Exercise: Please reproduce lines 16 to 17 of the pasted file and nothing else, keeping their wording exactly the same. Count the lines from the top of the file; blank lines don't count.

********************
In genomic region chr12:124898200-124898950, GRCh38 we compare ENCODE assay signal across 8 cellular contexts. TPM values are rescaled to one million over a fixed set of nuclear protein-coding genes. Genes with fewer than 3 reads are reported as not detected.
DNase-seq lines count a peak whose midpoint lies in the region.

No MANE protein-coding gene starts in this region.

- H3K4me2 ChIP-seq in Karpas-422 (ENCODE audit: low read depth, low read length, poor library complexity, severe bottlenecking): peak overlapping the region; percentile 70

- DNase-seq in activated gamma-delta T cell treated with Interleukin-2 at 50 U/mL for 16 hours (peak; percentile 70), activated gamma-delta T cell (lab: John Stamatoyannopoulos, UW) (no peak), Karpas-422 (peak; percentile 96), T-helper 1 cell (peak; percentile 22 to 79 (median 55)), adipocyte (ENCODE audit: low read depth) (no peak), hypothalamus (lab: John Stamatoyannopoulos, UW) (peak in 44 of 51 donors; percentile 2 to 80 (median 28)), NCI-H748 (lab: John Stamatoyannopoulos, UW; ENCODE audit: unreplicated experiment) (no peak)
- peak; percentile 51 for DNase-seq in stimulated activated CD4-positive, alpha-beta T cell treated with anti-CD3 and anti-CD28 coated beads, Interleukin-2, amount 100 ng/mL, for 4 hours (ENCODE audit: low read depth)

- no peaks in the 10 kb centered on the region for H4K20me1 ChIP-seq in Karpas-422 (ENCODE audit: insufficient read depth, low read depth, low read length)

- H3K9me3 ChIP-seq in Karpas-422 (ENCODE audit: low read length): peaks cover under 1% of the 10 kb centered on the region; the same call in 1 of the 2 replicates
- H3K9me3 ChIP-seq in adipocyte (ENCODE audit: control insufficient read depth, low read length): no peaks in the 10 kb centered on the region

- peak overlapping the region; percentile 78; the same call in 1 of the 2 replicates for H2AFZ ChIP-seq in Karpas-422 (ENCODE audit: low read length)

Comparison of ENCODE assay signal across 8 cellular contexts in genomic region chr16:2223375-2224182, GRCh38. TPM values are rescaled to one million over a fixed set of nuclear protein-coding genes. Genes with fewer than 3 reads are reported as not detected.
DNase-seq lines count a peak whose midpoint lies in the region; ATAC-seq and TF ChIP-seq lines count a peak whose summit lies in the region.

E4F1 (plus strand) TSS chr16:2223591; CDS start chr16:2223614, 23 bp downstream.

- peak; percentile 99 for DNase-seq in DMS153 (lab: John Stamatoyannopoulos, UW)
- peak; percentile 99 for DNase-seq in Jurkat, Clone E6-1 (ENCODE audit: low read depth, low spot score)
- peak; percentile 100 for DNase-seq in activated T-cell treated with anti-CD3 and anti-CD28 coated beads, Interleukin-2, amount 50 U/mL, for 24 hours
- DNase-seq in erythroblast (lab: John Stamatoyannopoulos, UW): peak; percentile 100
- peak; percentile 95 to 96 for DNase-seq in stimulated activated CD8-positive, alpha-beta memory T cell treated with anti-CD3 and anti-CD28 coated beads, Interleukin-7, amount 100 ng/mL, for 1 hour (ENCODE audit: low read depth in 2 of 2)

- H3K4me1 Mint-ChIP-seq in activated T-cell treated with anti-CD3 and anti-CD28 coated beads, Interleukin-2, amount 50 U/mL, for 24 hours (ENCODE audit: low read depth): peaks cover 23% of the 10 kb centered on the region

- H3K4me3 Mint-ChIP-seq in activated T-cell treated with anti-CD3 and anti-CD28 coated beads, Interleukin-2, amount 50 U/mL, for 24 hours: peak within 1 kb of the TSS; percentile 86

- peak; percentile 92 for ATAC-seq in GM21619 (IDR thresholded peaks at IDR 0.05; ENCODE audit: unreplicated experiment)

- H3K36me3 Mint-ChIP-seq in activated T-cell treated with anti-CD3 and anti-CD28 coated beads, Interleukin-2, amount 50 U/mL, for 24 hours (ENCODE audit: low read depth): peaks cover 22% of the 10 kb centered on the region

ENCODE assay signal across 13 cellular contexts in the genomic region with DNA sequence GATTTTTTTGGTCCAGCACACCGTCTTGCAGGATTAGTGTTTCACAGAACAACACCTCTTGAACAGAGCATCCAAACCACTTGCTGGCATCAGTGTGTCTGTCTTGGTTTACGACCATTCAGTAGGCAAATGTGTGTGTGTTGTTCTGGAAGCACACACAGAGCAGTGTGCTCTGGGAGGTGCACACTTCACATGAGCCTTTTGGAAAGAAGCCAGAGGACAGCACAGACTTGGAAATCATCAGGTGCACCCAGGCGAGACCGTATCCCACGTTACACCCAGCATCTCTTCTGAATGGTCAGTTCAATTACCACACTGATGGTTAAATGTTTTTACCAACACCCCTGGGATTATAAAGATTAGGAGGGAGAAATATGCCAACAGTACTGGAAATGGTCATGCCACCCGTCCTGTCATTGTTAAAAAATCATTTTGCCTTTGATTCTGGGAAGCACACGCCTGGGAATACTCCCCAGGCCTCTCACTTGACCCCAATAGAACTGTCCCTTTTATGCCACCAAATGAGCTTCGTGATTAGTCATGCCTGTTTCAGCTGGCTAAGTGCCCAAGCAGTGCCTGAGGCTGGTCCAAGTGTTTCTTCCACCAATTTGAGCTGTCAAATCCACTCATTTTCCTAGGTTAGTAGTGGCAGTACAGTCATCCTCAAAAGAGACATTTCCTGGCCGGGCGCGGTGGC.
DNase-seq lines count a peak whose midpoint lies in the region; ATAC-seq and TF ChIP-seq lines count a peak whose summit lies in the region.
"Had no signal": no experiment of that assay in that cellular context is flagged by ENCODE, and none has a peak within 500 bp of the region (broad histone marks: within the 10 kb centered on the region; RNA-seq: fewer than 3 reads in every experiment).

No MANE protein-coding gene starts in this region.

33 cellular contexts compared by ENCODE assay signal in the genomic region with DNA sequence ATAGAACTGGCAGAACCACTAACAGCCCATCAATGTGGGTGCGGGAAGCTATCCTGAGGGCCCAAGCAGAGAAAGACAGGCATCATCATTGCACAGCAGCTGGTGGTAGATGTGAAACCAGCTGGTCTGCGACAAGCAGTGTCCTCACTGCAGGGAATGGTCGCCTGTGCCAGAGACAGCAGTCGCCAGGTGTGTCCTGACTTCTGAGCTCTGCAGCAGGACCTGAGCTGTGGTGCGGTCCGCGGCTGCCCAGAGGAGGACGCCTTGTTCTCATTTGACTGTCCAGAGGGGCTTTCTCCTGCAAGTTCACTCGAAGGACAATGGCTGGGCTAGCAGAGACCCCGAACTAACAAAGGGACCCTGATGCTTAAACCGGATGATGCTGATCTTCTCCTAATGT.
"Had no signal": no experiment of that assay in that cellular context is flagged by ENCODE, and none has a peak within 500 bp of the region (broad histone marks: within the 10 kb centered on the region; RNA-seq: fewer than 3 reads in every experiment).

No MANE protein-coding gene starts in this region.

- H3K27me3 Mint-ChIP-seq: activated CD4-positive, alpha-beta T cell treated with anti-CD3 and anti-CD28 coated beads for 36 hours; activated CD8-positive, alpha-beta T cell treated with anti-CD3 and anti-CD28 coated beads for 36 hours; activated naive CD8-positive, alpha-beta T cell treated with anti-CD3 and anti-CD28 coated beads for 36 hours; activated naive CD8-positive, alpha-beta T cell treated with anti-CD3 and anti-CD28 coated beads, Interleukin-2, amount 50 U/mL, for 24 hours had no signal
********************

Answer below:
- peak; percentile 100 for DNase-seq in activated T-cell treated with anti-CD3 and anti-CD28 coated beads, Interleukin-2, amount 50 U/mL, for 24 hours
- DNase-seq in erythroblast (lab: John Stamatoyannopoulos, UW): peak; percentile 100